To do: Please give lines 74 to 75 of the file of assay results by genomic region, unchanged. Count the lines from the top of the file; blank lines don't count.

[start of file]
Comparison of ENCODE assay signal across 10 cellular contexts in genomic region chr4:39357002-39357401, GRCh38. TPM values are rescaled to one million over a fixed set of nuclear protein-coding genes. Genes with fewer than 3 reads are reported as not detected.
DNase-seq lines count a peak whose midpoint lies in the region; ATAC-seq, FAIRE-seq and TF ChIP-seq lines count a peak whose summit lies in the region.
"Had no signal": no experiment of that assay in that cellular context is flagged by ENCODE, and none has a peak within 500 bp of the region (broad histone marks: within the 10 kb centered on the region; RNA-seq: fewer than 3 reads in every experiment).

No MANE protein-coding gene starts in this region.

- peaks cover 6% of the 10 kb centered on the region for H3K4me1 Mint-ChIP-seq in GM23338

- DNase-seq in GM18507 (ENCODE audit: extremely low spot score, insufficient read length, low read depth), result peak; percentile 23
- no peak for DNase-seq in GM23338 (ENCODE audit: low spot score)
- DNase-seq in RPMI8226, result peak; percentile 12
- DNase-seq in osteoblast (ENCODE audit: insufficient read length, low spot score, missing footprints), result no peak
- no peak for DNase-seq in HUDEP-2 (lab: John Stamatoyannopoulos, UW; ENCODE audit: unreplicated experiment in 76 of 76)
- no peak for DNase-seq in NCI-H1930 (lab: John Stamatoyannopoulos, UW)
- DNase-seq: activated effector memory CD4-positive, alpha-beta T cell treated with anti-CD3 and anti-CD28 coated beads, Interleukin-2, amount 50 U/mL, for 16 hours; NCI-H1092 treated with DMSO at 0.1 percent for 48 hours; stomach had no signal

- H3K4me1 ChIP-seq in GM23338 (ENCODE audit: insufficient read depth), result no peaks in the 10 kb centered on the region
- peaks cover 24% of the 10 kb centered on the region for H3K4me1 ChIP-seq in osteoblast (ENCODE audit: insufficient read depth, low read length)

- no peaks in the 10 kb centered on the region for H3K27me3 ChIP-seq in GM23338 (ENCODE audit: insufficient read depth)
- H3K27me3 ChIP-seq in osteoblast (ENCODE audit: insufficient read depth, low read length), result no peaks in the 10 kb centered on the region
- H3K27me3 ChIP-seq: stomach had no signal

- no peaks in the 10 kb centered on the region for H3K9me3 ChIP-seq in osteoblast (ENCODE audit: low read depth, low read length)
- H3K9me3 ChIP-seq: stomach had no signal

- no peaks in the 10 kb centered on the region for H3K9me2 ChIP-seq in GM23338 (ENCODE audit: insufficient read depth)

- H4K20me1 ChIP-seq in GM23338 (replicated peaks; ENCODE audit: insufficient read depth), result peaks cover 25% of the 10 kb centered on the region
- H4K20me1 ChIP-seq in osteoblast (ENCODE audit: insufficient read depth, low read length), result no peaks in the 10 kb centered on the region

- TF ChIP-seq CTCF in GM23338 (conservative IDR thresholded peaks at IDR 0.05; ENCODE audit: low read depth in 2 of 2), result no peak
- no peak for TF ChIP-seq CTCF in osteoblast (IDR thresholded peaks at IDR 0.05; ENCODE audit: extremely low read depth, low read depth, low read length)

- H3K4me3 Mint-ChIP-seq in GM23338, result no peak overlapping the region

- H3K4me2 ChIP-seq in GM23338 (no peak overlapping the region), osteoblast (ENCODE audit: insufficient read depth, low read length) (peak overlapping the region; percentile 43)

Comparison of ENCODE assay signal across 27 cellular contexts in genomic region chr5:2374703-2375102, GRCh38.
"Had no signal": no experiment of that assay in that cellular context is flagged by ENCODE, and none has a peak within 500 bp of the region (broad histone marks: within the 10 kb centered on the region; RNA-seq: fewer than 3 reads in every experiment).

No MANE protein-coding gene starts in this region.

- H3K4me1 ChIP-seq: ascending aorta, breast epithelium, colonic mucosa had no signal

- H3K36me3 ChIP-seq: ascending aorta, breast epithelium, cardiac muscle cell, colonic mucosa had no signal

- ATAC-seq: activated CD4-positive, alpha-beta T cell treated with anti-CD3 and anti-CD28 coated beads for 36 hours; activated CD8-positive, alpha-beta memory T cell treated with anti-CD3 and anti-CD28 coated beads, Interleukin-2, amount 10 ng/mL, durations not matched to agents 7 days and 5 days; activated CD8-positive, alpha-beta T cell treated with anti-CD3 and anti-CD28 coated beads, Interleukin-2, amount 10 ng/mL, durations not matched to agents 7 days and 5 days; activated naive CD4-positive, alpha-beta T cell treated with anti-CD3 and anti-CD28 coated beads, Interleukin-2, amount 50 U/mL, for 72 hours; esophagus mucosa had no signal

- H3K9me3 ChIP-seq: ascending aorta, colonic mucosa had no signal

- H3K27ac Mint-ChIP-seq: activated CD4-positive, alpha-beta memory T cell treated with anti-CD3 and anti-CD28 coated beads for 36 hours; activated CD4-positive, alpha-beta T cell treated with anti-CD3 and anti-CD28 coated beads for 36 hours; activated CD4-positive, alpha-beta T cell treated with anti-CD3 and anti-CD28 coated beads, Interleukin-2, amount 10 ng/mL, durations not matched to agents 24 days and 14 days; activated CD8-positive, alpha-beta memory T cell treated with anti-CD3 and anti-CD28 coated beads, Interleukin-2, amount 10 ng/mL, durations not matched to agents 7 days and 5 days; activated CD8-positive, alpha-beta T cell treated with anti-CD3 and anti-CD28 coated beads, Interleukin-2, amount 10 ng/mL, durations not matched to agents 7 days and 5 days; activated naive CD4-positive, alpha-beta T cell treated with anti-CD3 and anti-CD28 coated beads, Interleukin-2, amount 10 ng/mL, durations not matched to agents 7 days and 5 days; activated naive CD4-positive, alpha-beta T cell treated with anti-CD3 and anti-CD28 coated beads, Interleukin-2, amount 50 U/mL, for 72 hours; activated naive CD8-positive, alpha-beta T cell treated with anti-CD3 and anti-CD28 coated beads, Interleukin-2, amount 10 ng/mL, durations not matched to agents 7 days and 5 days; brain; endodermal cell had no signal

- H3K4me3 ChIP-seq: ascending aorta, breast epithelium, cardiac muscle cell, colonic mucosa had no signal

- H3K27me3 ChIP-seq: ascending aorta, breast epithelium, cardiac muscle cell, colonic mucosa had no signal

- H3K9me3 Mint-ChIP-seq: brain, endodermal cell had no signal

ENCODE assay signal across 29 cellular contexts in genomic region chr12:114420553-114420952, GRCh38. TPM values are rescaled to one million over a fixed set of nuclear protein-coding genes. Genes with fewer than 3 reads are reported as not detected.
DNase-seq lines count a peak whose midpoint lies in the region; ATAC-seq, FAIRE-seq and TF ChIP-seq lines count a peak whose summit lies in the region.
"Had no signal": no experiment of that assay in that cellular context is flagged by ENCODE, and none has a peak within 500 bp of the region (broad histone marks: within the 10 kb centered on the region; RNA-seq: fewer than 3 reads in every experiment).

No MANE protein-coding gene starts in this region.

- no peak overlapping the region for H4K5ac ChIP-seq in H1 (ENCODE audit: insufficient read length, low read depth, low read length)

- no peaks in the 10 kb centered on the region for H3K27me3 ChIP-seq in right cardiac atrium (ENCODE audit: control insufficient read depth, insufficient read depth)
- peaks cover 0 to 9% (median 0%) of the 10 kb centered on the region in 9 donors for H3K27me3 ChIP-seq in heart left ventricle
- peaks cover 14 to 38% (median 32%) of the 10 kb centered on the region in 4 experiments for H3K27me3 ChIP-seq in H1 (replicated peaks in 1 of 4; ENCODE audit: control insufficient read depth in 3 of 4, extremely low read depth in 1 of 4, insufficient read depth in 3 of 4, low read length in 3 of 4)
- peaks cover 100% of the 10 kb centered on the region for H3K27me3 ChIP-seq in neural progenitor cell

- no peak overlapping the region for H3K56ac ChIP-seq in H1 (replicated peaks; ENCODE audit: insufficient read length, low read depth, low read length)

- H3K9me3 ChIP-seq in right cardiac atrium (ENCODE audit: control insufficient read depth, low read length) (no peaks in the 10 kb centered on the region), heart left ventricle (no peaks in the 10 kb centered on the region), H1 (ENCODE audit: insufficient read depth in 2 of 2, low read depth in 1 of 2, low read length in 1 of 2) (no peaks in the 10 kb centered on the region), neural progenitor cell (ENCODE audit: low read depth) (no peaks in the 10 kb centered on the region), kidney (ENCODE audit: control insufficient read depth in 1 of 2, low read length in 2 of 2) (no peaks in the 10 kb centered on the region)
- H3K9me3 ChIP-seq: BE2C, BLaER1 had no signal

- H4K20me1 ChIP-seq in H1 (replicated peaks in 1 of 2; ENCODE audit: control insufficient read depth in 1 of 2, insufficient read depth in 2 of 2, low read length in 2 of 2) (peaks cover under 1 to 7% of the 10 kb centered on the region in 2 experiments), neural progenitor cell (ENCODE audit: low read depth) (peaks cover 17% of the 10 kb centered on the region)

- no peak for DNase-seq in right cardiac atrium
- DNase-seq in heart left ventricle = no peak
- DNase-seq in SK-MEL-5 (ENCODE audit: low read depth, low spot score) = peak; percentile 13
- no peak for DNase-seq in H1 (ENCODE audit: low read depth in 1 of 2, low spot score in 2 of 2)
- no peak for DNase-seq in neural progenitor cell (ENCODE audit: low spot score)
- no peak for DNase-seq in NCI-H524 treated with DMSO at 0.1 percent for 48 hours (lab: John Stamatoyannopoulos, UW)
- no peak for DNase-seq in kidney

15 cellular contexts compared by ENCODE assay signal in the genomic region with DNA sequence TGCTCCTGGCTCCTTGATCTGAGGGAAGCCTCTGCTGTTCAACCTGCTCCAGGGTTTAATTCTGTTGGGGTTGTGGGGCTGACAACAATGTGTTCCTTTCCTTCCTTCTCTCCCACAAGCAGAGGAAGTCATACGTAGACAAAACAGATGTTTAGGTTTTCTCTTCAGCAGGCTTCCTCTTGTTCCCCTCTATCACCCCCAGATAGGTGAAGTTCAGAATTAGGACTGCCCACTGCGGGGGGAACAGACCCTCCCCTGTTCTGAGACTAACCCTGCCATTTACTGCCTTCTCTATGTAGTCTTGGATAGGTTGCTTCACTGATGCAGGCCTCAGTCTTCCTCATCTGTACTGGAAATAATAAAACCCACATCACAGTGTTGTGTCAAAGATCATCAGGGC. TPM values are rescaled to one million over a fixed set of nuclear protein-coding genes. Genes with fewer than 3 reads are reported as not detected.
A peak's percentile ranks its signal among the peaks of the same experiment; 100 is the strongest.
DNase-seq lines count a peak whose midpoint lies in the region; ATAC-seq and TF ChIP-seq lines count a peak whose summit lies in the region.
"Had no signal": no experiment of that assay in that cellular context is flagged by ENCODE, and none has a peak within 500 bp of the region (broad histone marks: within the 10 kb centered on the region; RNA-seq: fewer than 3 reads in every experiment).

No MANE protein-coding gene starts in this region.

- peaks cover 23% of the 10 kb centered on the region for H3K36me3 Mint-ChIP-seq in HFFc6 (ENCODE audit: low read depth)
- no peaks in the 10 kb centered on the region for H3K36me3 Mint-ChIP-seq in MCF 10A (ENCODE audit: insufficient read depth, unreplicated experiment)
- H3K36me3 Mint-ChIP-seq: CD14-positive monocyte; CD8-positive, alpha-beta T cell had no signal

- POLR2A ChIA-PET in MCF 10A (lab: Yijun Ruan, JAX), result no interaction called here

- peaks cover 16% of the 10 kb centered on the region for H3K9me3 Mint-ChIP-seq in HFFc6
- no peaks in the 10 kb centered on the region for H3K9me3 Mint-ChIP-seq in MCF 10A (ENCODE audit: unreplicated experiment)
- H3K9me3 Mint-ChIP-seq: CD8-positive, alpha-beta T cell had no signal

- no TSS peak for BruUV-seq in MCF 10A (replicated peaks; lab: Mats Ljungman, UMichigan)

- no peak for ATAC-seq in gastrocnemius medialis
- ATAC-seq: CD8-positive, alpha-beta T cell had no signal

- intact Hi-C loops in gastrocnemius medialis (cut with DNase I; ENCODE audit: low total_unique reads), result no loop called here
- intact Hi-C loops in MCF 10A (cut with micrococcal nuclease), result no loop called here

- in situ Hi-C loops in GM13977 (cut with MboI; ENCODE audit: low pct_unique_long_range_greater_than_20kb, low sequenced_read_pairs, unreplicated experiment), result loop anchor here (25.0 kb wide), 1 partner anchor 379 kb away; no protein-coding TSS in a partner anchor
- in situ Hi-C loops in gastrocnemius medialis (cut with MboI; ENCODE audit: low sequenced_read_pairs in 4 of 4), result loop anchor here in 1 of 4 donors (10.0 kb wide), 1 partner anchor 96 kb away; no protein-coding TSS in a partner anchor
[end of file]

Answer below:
- intact Hi-C loops in MCF 10A (cut with micrococcal nuclease), result no loop called here

- in situ Hi-C loops in GM13977 (cut with MboI; ENCODE audit: low pct_unique_long_range_greater_than_20kb, low sequenced_read_pairs, unreplicated experiment), result loop anchor here (25.0 kb wide), 1 partner anchor 379 kb away; no protein-coding TSS in a partner anchor